Many people would prefer to live independently at home as they get older. If someone is generally able to manage but just needs some help with daily tasks, there are support services available to assist, however access to these services is based on age.
Services for older people, people aged 65 and over and Aboriginal people aged 50 and over, are funded and managed by the Commonwealth Department of Health through the Commonwealth Home Support Programme (CHSP). These services include help with housework, personal care, meals, social support and group activities, nursing care, allied health and home maintenance.
Community care services, otherwise known as Home Care Packages, are provided either through a government funded package or private funded home care services.
Government funded Home Care Packages
Government funded Home Care Packages provide older people with the in-home support necessary to remain living independently in their own homes. There are four Commonwealth Government funded Home Care Packages available, depending on the level of assistance required:
- Level 1 – Basic care and support needs
- Level 2 – Low level care and support needs
- Level 3 – Intermediate care and support needs
- Level 4 – High level care and support needs
The following range of supplements are also available to people across all levels of Home Care Packages who meet the eligibility criteria in recognition of the additional costs associated with certain care and service requirements:
- Dementia and Cognition Supplement and Veteran’s Supplement
- Oxygen Supplement
- Enteral Feeding Supplement
- Viability Supplement
- Top-up Supplement
- Hardship Supplement
An overview of the government funded Home Care Package assessment process is as follows:
- Assessment by an Aged Care Assessment Service (ACAS) Assessor using the National Screening and Assessment Form (NSAF)
- The assessment is then entered into the My Aged Care system so that the correct level of service can be determined. The person applying for care will then be placed in a queue until a suitable package becomes available.
- Once a package becomes available, the person nominates their chosen service provider and enters into a service agreement
If eligible for a government funded Home Care Package most costs are covered, however some costs may apply which are calculated based on the income of the person receiving the services.
What is Consumer Directed Care?
Consumer Directed Care (CDC) is a model of service delivery designed to give more choice and flexibility to consumers. The term “consumer” is used to refer to the person receiving care and services through a Home Care Package. The introduction of CDC is a significant change to the way that home care is delivered in Australia.
The principles of CDC are:
- Consumer choice and control
- Rights to individualised aged care services, support and budget
- Respectful and balanced partnerships
- Community and civic participation
- Restorative or enablement framework to be as independent as practical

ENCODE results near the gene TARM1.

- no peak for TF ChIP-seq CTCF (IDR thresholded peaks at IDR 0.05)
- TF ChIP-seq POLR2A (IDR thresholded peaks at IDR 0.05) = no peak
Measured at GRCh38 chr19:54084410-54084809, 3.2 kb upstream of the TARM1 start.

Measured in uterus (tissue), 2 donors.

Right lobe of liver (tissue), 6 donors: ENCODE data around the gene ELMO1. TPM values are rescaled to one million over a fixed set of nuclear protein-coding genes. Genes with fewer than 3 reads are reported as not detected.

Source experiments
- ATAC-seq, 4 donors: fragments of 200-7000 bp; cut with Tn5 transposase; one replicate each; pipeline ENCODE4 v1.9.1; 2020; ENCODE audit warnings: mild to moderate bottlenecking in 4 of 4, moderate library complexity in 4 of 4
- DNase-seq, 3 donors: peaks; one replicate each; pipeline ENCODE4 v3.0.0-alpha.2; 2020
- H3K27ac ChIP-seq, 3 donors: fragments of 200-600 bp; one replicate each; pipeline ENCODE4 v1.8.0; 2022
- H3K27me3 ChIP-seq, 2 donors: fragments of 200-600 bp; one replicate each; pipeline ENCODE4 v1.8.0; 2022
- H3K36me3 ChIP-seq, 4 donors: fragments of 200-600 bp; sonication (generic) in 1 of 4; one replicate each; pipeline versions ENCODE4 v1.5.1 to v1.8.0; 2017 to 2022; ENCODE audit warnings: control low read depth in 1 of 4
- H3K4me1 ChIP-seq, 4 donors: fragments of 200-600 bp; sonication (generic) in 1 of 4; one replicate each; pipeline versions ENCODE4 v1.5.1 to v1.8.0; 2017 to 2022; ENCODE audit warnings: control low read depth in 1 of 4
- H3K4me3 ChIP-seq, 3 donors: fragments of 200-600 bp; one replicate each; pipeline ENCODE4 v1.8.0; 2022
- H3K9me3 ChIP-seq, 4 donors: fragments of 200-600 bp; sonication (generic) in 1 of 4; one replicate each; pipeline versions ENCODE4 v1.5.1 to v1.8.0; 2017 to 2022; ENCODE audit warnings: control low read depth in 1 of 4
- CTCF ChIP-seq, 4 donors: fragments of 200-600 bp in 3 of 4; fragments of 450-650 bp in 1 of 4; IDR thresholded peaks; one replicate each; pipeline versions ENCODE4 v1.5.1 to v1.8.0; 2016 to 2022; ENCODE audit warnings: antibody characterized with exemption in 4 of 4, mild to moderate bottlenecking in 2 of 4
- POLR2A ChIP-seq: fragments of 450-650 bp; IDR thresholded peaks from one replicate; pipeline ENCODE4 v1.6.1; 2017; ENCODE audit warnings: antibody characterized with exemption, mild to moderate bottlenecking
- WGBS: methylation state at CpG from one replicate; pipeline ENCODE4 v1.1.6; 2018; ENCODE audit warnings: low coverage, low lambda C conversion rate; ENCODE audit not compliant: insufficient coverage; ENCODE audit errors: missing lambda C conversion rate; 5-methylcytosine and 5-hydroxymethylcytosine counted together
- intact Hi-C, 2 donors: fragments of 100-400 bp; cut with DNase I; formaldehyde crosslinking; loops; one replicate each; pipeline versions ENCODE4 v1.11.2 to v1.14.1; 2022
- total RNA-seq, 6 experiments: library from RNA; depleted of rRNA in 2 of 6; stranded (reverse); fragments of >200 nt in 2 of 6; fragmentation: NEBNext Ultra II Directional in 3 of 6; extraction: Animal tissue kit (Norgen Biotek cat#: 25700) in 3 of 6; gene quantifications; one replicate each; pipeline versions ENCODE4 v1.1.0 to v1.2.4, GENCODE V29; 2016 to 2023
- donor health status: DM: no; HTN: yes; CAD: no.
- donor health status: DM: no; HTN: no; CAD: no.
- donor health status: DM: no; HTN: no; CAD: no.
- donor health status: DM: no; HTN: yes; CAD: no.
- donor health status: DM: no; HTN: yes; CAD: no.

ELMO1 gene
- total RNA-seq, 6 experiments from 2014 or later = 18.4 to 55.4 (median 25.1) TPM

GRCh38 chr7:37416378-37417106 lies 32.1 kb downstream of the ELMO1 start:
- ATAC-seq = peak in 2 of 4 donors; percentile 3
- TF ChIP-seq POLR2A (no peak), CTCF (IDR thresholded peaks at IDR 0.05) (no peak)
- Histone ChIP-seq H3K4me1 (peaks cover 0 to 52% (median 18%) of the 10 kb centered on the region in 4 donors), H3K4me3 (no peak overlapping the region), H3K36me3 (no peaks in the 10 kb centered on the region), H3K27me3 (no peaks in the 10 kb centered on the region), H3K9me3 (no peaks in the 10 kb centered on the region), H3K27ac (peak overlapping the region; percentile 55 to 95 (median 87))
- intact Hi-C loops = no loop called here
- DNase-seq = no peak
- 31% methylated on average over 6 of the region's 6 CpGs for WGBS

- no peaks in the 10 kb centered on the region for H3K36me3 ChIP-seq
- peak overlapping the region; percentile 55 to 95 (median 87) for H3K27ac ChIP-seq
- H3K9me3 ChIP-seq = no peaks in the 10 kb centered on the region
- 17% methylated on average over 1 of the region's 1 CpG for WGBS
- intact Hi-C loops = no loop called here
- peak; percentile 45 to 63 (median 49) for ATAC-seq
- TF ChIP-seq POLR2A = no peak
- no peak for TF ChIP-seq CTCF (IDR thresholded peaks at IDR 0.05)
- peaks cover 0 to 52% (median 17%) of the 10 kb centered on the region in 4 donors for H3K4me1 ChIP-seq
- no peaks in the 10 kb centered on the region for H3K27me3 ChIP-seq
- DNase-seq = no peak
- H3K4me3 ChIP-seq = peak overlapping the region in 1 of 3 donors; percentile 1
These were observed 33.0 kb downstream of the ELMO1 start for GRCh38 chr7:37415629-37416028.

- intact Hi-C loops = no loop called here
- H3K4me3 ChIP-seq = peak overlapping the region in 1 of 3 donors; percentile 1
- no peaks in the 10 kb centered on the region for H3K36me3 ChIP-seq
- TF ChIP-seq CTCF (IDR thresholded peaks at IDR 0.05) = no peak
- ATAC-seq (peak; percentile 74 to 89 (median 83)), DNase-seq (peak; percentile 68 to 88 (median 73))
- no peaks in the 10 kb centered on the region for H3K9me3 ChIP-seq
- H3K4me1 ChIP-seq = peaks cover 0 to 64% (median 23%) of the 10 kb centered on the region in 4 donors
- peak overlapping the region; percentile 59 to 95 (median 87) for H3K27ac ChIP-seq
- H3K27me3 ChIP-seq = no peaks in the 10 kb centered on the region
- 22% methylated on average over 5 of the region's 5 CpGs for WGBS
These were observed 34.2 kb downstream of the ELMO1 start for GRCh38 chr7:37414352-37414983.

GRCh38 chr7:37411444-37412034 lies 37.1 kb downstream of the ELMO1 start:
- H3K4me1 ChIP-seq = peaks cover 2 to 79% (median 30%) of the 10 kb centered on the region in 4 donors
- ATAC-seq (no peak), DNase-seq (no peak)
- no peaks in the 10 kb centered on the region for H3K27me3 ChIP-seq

- Transparency of costs, care and budget
The 2012-13 Aged Care Approvals Round (ACAR) saw the introduction of conditions of allocation requiring all new places to be delivered on a CDC basis. From 1 July 2015, all existing and new packages were required to be delivered on a CDC basis.
From February 2017, the Government changed the funding arrangements for government funded Home Care Packages to attach the package to the individual and not the home care provider. The term “home care provider” is generally used to refer to the corporation that has been approved by the Department of Social Services under Part 2.1 of the Aged Care Act 1997 as suitable to provide home care.
Prior to February 2017, aged care places were allocated across Australia to home care providers via an annual Aged Care Approvals Round (ACAR). The ACAR was a competitive application process that enabled prospective and existing approved providers of aged care to apply for a range of new Australian Government funded aged care places and financial assistance in the form of a capital grant.
Impact of Consumer Directed Care on the industry
Though the ACAR process did not restrict commercial organisations from entering the market, the majority of registered home care providers as at 30 June 2018 were faith based and/or not for profit organisations. With the removal of the ACAR allocation process and the portability of packages from February 2017, commercial organisations have recognised the opportunity and have started entering the sector in greater numbers.
Although CDC was phased in over a number of years, the faith based and not for profit sector has been slow in embracing the cultural change needed to survive in a commercially competitive environment.
There is a fundamental business risk that if these organisations don’t transform into a more commercial operating model with a strong sales culture, then as their customers no longer require community care there will be a huge financial gap, which will not be passively filled from ACAR as per previous arrangements.
How we can help
BMS Advisory can help your organisation integrate a consumer directed care based model into your services.
We offer a broad range of services that can be customised to meet the particular needs of your organisation in the following areas; customer journey mapping, sales strategy and pipeline management, CRM design and sales tools, phone system & IVR, webchat & email channels, customer loyalty and retention, customer satisfaction surveys, organisational structure and alignment as well as staff sales and customer management training.
Get in touch with us to discuss how we can customise our skill set to suit your needs.Contact us